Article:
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Court seals Sonko's hopes of resuming duty

By Paul Ogemba | June 25th 2021

Former Nairobi Governor Mike Sonko arrives at a Milimani court on Monday, March 22, 2021. [Collins Kweyu, Standard]

Former Nairobi Governor Mike Sonko’s slim hopes of getting back his office were sealed by the High Court in a decision that concluded he was legally impeached.

Justices Said Juma Chitembwe, Weldon Korir and Wilfrida Okwany’s judgement also set the stage for the swearing-in of Deputy Governor Anne Kananu as the first female governor of Nairobi after the court declined to revoke her nomination and appointment.

Kananu will, however, not be sworn in as governor immediately after the judges issued a temporary order for 10 days stopping her from taking over from Sonko to give the ex-governor opportunity to appeal.

“She has been acting as deputy governor for the duration of this case and we find no harm if she continues in the same position to allow the petitioner to file his appeal. But for avoidance of doubt, the temporary orders will last for only 10 days and elapse on July 6,” ruled the judges.

According to the judges, Sonko shot himself in the foot and tried to run away from the mess he created when it was too late to undo the damage by nominating Kananu and failing to behave in a manner expected of a governor.

“His actions which led to the impeachment did not portray good governance expected of a State officer. We cannot fault the county assembly or the Senate for impeaching him when there was overwhelming evidence that he had violated the Constitution,” ruled the judges.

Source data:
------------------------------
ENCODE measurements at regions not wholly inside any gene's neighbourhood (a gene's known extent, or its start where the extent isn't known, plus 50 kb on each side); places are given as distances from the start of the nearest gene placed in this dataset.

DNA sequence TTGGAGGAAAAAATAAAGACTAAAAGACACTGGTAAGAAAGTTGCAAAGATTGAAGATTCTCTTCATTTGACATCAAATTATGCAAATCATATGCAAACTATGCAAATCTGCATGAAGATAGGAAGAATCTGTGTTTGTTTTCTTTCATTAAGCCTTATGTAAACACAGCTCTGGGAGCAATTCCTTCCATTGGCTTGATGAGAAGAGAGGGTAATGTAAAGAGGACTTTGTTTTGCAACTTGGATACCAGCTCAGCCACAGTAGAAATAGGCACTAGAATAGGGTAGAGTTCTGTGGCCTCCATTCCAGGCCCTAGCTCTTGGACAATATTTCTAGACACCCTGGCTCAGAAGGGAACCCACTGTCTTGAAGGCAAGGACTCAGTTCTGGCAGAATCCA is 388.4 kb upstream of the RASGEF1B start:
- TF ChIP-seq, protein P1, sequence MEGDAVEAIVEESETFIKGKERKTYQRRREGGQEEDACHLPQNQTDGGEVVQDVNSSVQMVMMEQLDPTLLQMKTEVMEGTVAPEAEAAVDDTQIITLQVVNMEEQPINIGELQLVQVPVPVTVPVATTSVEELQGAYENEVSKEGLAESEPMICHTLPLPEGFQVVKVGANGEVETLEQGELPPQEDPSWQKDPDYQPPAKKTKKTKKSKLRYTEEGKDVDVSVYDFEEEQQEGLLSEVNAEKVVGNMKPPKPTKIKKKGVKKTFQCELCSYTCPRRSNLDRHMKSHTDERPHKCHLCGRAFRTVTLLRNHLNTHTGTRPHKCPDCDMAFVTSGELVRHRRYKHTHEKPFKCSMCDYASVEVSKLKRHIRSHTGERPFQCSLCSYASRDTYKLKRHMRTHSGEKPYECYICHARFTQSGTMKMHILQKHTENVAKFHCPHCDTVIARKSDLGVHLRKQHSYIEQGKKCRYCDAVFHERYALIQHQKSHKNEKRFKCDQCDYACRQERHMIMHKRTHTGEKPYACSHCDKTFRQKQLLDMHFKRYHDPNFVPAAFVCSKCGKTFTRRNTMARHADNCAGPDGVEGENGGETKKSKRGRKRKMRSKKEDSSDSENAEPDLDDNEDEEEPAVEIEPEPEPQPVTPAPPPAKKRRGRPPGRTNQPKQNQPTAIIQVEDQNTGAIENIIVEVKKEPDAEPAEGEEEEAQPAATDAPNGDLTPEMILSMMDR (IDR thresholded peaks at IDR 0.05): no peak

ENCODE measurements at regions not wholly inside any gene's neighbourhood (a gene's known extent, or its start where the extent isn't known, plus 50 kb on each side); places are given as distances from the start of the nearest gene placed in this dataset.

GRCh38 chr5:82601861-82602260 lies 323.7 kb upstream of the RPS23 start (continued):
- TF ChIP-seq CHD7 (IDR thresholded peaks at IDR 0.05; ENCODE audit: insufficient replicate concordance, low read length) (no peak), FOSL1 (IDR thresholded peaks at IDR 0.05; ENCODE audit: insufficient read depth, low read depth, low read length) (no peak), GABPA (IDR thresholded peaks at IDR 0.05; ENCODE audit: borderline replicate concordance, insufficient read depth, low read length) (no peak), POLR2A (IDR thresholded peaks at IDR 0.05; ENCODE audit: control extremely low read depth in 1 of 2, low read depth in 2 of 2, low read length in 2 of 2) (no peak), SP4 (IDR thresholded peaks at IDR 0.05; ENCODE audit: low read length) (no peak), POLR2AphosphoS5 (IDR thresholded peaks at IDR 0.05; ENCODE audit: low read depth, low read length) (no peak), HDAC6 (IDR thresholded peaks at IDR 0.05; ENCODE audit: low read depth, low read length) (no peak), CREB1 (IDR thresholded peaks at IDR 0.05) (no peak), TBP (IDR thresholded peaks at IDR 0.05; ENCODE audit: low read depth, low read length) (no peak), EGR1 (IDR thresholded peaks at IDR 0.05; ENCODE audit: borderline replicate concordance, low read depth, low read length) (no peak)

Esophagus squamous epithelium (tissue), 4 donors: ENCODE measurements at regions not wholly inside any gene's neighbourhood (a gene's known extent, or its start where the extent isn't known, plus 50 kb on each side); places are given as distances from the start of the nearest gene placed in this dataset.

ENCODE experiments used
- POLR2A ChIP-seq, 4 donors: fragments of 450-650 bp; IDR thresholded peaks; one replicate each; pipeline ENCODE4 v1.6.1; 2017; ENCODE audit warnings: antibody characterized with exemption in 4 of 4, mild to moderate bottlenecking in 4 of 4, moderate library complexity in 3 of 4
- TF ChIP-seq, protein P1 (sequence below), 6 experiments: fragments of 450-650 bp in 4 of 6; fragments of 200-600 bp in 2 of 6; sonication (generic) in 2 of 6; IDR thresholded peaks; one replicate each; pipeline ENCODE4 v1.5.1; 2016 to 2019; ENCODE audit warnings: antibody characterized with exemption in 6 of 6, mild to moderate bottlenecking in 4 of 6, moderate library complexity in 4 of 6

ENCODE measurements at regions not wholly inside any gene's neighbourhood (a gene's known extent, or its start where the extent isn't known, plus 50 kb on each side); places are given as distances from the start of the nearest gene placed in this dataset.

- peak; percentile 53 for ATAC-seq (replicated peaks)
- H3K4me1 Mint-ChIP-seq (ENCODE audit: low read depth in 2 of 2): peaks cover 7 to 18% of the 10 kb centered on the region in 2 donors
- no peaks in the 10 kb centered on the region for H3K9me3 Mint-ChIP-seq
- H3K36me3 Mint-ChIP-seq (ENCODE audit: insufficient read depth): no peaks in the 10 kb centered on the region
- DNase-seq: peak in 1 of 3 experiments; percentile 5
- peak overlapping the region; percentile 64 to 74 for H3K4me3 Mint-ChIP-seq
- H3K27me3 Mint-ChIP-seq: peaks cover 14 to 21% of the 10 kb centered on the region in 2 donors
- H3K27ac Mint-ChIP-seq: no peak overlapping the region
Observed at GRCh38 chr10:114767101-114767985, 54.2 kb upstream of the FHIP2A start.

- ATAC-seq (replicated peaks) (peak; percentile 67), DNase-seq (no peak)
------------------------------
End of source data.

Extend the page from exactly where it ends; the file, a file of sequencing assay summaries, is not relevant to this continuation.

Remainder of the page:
At the centre of the dispute challenging Sonko’s impeachment last December were two petitions, one challenging the nomination of Kananu as deputy governor and the second challenging Sonko’s impeachment.

On Kananu’s appointment, the judges were clear that Sonko was to blame for his own mistake when he nominated her only to purport to revoke the nomination when he had already been impeached.

Ann Kananu. [Courtesy]

They ruled that Sonko’s letter purporting to withdraw Kananu’s nomination was an afterthought since he was not the appointing authority.

“His attempt to withdraw the nomination was illegal and with no basis. He could not unilaterally withdraw the nomination without consulting the assembly,” they said.

Sonko had nominated Kananu as deputy governor in January 2020, but the High Court stopped the assembly from vetting and approving her. However, when Sonko was impeached on December 17, the case was withdrawn paving way for her appointment.

On whether Sonko’s impeachment impacted Kananu’s appointment, the judges ruled that the ex-governor’s role ended when he made the nomination and the remaining decision on her appointment was in the hands of the county assembly.

They added that there was adequate public participation in Kananu’s appointment process and that the speaker had the power to appoint the deputy governor since he was acting in the position of governor after Sonko’s impeachment.